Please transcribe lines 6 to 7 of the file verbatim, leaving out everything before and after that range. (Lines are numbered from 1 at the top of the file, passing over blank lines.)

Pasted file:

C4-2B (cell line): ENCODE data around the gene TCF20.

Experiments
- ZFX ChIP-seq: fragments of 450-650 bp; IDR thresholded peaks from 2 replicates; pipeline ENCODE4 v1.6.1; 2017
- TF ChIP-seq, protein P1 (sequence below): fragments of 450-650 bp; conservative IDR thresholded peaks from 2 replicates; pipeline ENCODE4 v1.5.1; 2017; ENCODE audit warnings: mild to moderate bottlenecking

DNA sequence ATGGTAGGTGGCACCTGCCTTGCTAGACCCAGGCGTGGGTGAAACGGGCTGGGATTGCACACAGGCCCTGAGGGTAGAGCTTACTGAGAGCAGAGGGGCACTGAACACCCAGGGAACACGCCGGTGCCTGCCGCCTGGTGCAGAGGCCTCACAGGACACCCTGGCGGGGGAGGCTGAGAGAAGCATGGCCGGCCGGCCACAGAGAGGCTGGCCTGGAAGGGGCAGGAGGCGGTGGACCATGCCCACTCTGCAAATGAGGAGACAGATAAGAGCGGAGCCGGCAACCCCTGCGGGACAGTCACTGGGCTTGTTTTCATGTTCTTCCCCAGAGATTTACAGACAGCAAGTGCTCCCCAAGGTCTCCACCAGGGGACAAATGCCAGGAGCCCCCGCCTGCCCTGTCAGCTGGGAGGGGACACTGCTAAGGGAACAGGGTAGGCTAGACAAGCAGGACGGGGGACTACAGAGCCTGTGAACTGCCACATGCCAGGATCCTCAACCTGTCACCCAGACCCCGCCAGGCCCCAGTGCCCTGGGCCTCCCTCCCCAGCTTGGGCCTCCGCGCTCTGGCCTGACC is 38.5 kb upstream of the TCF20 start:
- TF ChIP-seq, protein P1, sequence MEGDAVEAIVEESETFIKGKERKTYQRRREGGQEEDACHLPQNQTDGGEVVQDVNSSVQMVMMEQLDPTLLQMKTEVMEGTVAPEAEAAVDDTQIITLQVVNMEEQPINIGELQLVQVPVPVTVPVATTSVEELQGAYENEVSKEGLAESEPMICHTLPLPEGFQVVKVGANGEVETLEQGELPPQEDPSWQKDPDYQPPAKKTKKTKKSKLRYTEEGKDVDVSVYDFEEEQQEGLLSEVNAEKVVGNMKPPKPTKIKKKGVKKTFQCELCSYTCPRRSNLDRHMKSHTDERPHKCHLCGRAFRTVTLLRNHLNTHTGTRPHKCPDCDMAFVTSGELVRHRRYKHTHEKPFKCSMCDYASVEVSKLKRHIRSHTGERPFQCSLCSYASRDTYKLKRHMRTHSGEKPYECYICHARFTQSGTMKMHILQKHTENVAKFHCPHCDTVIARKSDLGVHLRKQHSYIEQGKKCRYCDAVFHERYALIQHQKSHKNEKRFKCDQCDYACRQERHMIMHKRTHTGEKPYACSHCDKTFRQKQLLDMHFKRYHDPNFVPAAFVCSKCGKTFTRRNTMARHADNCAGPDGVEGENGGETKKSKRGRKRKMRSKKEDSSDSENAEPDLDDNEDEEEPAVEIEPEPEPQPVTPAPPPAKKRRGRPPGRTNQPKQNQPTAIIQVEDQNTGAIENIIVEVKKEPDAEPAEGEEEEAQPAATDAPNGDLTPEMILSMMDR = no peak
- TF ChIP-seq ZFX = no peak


- TF ChIP-seq, protein P1, sequence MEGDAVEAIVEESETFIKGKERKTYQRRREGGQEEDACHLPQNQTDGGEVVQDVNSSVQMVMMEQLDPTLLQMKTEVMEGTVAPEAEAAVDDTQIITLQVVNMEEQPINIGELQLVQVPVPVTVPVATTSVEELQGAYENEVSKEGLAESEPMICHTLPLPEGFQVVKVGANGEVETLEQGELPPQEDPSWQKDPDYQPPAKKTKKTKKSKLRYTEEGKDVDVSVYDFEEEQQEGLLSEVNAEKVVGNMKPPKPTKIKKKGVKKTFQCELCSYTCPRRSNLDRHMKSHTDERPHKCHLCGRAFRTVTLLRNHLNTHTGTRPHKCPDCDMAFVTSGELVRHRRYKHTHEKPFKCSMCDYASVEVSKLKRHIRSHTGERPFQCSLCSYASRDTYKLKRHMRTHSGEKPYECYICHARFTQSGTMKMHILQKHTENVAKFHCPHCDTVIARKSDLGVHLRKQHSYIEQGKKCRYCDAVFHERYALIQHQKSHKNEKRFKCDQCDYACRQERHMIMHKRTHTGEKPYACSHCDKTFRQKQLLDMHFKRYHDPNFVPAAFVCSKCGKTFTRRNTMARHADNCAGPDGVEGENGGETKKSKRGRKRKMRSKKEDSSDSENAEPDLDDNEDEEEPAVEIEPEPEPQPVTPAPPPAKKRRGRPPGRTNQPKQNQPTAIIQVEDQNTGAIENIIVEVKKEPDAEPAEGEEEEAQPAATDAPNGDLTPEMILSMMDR = no peak
- TF ChIP-seq ZFX = no peak